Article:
Frustrated with the continual downtime, the customer called us to investigate. We started our survey and ran a system analysis to find that the original engineering was designed for a specific max load. The customer explained that there appeared to be space and capacity on the belt, so they turned it up, utilizing that capacity and increasing process efficiencies. 

The issue was that the increased production put more strain and wear on the components. Like driving a pickup truck down the freeway at about 60 mph on a flat road with high-efficiency tires, you may get the best gas mileage designed for that vehicle. But if you load up with multiple passengers, fill the truck bed with rocks, and tow a trailer loaded to the max … well, that gas mileage will drop significantly. A truck is designed to do each of these things, but maximizing all the capabilities at once substantially reduces the vehicle’s efficiency and life.

In this case, the belt was upgraded to handle the new desired load, but the other components were not simultaneously upgraded. They were operating beyond their designed capacities, significantly reducing their cycle life. To help solve this customer’s issue, we worked with them to run a new thorough survey, reviewing all components and desired production rates. We developed estimates and life expectancies for products that fit within the customer’s needs and production requirements, as well as components that allow for future growth.

That brings me to my next example. I had another customer looking to save a few dollars on some troughing idlers. He explained that he had just been visited by a rep for an idler company who reviewed his equipment design capacities and presented an offer to reduce costs.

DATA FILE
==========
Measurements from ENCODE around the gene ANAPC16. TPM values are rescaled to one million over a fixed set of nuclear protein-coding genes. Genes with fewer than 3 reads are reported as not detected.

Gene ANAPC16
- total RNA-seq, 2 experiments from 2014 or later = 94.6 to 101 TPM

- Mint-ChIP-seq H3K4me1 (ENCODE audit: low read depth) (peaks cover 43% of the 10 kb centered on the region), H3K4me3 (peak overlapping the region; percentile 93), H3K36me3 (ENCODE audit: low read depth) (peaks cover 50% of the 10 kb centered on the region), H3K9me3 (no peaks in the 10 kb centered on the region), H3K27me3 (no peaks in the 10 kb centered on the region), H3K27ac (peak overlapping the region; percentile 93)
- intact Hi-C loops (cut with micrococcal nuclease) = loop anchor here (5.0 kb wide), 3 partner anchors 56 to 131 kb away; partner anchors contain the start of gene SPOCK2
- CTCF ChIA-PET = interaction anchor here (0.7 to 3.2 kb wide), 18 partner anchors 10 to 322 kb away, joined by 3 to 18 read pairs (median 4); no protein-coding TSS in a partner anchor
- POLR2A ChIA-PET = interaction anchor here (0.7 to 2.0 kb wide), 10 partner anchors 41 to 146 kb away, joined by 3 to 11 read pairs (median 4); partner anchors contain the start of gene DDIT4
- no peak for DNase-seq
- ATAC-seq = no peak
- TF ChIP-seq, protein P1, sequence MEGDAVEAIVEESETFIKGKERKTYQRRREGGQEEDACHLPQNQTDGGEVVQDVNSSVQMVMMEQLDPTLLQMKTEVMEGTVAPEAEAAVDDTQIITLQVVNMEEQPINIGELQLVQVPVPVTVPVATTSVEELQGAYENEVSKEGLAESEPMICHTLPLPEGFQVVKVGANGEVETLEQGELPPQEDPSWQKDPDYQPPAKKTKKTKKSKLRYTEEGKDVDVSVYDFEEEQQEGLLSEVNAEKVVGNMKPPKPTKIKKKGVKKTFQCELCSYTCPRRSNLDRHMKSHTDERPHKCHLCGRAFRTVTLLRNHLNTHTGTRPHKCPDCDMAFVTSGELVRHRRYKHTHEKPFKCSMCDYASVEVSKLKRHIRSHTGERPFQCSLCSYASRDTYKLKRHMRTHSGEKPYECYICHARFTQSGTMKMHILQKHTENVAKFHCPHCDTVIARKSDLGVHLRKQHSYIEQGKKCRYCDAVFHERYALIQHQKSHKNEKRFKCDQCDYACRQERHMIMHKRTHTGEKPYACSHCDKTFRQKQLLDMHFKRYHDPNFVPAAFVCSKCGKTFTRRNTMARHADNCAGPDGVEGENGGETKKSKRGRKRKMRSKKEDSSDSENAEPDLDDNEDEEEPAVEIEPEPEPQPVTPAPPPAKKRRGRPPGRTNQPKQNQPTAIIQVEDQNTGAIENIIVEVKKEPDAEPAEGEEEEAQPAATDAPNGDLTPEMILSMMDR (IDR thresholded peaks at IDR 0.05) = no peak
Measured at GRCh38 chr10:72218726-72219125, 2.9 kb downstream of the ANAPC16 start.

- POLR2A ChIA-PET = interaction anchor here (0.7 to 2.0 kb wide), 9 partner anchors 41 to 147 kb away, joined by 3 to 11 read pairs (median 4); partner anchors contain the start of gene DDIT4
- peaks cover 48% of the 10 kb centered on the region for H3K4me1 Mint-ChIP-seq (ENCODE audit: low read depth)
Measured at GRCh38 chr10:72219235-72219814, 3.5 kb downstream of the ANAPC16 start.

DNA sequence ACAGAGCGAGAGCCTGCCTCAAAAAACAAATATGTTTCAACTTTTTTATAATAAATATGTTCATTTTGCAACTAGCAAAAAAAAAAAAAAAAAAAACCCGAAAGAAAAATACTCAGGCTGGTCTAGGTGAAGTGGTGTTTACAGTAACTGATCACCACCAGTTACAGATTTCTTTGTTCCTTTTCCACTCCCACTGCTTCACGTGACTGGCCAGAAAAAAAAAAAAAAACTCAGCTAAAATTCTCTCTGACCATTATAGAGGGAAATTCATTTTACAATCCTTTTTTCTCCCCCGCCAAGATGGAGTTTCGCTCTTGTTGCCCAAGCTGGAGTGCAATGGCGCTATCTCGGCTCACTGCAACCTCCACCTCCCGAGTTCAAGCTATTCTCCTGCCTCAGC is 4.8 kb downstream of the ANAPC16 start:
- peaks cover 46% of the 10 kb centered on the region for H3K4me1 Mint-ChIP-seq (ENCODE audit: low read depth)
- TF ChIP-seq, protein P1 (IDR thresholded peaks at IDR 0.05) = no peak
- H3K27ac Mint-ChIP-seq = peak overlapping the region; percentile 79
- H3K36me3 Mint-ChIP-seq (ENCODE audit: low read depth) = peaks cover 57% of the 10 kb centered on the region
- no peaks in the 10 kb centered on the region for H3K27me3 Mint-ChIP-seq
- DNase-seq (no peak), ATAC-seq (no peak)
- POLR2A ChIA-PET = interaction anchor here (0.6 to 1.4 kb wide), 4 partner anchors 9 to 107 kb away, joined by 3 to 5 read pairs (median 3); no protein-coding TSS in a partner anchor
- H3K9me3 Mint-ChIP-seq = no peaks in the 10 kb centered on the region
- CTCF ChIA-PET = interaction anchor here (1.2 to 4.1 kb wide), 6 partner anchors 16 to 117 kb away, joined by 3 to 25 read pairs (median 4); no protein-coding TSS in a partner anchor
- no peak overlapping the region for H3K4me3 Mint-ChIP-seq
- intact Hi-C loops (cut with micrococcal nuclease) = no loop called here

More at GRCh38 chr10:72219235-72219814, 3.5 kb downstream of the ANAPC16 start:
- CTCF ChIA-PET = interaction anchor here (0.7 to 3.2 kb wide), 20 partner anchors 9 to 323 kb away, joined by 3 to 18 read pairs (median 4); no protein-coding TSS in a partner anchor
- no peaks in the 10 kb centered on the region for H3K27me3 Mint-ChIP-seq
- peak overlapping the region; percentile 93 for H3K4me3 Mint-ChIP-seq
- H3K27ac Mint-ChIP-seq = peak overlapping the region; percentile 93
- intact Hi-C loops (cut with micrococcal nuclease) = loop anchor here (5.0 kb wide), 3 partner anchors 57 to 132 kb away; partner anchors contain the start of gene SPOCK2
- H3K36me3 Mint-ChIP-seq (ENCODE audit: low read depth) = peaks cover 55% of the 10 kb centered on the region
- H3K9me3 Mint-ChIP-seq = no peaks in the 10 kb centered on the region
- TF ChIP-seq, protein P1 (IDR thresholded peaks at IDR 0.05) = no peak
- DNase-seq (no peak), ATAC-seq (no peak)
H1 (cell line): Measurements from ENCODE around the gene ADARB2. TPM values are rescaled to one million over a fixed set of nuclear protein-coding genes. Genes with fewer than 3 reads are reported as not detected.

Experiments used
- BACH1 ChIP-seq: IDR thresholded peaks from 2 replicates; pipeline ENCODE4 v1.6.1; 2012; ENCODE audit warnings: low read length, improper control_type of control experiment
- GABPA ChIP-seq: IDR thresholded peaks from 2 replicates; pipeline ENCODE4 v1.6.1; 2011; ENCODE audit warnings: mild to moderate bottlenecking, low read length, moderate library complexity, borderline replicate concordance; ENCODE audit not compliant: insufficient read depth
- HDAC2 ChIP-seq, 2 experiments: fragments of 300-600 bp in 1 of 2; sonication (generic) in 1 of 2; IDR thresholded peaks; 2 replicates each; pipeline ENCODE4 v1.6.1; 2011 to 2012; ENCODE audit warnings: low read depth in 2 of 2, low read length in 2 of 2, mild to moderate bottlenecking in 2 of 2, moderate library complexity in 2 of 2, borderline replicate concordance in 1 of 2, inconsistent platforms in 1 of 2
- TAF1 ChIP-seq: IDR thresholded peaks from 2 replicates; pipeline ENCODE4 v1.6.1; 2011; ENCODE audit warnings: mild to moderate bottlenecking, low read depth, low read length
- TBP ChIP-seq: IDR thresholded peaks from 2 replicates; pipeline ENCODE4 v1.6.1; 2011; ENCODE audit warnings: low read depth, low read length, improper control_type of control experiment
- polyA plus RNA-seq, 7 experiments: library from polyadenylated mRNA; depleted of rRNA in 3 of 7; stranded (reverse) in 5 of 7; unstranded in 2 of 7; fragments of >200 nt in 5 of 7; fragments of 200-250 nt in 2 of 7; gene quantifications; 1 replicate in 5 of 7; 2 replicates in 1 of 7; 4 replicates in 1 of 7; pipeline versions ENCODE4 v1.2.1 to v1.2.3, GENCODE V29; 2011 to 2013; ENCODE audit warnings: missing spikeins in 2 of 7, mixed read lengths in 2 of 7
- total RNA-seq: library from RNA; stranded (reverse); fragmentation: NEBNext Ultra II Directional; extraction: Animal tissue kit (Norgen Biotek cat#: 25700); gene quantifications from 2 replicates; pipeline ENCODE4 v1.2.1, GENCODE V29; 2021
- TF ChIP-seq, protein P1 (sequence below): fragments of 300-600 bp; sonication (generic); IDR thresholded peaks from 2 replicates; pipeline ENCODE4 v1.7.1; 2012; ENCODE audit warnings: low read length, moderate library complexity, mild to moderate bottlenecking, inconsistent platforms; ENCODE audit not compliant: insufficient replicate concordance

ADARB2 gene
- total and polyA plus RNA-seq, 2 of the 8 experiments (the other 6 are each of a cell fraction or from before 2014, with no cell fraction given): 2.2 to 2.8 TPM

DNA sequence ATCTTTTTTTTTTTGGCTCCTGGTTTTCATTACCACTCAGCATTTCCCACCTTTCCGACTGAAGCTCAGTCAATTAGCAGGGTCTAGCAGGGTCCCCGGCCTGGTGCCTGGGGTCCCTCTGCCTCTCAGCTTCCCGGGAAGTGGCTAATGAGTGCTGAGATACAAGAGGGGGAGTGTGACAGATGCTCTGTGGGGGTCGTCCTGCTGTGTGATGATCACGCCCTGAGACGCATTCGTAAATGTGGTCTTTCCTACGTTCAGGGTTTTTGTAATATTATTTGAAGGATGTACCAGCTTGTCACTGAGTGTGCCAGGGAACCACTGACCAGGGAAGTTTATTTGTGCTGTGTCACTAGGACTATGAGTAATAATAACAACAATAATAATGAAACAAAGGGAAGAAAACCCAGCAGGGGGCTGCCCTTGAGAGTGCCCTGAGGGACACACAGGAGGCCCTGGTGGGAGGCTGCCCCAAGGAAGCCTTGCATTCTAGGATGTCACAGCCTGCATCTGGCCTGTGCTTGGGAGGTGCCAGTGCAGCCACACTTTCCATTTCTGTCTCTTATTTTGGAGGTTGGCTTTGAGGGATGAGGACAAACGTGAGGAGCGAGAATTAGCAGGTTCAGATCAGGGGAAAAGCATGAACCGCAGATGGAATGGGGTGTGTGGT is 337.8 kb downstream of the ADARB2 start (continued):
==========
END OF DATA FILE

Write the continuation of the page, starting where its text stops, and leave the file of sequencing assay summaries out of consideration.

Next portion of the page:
However, my customer did not realize that this rep did not consider this facility’s entire history or capacity. Like the previous example, our customer had increased production and components per our survey recommendations. But seeing this great sales pitch for a significant price reduction on parts, our customer decided to go with this cheaper product. In this case, the rollers could not handle the higher demands. 

It’s critical to know that troughing rollers have many different production grades, each rated based on its life cycle at specific max loads. Conveyor systems are designed with components that will reach full life cycles based on specific max loads for a particular duration. And as technology and designs keep improving, that window can get smaller to ensure you do not pay for more than you need.

In my customer’s case, the components supplied were high quality with a long history of being a top product in the industry. But just like everything else, these were produced to meet specific standards. 

Unfortunately, the less-expensive idlers met the original design production but not the maximum production levels this facility was currently running. This significantly reduced their life cycle, causing early replacement and higher total costs than they would have paid for the upgraded components we offered.

So, how do you maximize your efficiencies without causing these issues? First, conducting a full survey and communicating well with customers and suppliers ensures you get the right components in the right application. Then, understand your needs for today and the future based on your growth plan – and share those needs with trusted suppliers. Planning for the future instead of what works right now is a big step and can help prevent scenarios of installing good products in the wrong application.

If you want to increase your efficiencies and grow production rates, work with your local conveyance supplier to find the technology and engineering advances that meet your current and future production needs.

These troughing idler bearings are frozen due to excessive loads.

Jason Crain is business development manager – heavy-duty (HD) fabricated, with Motion Conveyance Solutions. He has been in the conveyor belt/systems industry for more than 27 years. He started in the field with installs and teardowns, then transitioned to custom-fabricated operations and sourcing. Crain helps customers find solutions to their needs or problems. All photos courtesy of Motion. For more information, visit MiConveyanceSolutions.com.